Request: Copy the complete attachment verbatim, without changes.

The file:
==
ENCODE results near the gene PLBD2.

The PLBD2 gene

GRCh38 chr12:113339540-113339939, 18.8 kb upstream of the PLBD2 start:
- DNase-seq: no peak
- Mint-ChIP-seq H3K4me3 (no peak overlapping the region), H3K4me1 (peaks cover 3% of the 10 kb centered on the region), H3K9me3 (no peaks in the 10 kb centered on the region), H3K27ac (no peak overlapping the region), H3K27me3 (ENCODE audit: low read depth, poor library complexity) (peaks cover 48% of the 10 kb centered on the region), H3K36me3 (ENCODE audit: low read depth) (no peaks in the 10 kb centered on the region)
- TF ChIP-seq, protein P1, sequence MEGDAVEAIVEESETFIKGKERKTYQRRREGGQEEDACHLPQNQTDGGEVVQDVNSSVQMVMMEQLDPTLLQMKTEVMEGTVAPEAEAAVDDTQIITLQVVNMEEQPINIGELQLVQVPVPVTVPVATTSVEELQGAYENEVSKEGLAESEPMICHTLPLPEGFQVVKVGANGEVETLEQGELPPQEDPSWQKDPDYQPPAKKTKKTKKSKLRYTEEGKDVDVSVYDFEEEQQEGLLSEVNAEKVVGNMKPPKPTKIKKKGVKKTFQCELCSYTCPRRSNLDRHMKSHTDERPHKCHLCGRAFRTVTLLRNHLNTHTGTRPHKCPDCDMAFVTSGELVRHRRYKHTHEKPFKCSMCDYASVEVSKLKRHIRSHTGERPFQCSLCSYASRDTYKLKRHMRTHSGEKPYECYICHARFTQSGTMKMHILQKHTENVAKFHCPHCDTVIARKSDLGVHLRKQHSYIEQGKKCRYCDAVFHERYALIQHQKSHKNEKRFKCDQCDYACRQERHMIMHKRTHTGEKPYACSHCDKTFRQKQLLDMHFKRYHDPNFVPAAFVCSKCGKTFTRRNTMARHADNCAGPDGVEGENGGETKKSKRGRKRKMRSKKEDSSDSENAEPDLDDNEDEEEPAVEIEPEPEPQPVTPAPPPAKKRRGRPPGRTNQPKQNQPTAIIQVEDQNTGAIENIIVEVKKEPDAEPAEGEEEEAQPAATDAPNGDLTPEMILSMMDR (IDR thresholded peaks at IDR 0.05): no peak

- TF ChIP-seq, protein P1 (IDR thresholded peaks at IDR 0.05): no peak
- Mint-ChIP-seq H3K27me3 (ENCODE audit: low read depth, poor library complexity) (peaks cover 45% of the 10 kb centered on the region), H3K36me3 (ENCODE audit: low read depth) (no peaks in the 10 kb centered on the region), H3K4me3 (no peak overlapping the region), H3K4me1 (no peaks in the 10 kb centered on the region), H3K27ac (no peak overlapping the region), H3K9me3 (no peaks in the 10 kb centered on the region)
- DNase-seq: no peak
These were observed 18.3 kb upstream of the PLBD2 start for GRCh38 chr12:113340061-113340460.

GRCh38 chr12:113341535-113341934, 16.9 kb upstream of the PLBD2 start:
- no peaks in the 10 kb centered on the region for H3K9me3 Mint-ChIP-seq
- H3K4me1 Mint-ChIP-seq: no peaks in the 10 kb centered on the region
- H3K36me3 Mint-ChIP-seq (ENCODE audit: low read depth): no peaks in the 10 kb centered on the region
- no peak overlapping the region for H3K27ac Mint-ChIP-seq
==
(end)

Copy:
ENCODE results near the gene PLBD2.

The PLBD2 gene

GRCh38 chr12:113339540-113339939, 18.8 kb upstream of the PLBD2 start:
- DNase-seq: no peak
- Mint-ChIP-seq H3K4me3 (no peak overlapping the region), H3K4me1 (peaks cover 3% of the 10 kb centered on the region), H3K9me3 (no peaks in the 10 kb centered on the region), H3K27ac (no peak overlapping the region), H3K27me3 (ENCODE audit: low read depth, poor library complexity) (peaks cover 48% of the 10 kb centered on the region), H3K36me3 (ENCODE audit: low read depth) (no peaks in the 10 kb centered on the region)
- TF ChIP-seq, protein P1, sequence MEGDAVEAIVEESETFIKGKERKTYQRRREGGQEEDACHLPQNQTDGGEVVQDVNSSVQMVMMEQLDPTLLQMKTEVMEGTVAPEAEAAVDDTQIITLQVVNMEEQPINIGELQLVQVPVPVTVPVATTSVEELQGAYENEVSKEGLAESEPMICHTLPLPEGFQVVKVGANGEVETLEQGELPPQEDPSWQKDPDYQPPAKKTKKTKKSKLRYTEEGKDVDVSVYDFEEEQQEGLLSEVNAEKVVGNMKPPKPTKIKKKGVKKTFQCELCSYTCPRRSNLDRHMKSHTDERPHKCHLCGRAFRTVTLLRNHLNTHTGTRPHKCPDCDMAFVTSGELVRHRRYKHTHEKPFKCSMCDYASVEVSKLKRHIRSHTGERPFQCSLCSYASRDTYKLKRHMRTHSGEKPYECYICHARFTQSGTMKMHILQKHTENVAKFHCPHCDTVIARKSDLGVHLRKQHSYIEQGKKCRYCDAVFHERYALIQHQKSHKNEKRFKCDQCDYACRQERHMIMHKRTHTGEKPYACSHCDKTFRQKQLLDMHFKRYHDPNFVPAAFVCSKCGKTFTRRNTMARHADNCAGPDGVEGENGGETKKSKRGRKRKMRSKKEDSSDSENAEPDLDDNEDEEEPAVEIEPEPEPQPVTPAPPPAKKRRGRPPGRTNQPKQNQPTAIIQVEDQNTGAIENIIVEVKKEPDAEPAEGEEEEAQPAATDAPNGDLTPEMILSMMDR (IDR thresholded peaks at IDR 0.05): no peak

- TF ChIP-seq, protein P1 (IDR thresholded peaks at IDR 0.05): no peak
- Mint-ChIP-seq H3K27me3 (ENCODE audit: low read depth, poor library complexity) (peaks cover 45% of the 10 kb centered on the region), H3K36me3 (ENCODE audit: low read depth) (no peaks in the 10 kb centered on the region), H3K4me3 (no peak overlapping the region), H3K4me1 (no peaks in the 10 kb centered on the region), H3K27ac (no peak overlapping the region), H3K9me3 (no peaks in the 10 kb centered on the region)
- DNase-seq: no peak
These were observed 18.3 kb upstream of the PLBD2 start for GRCh38 chr12:113340061-113340460.

GRCh38 chr12:113341535-113341934, 16.9 kb upstream of the PLBD2 start:
- no peaks in the 10 kb centered on the region for H3K9me3 Mint-ChIP-seq
- H3K4me1 Mint-ChIP-seq: no peaks in the 10 kb centered on the region
- H3K36me3 Mint-ChIP-seq (ENCODE audit: low read depth): no peaks in the 10 kb centered on the region
- no peak overlapping the region for H3K27ac Mint-ChIP-seq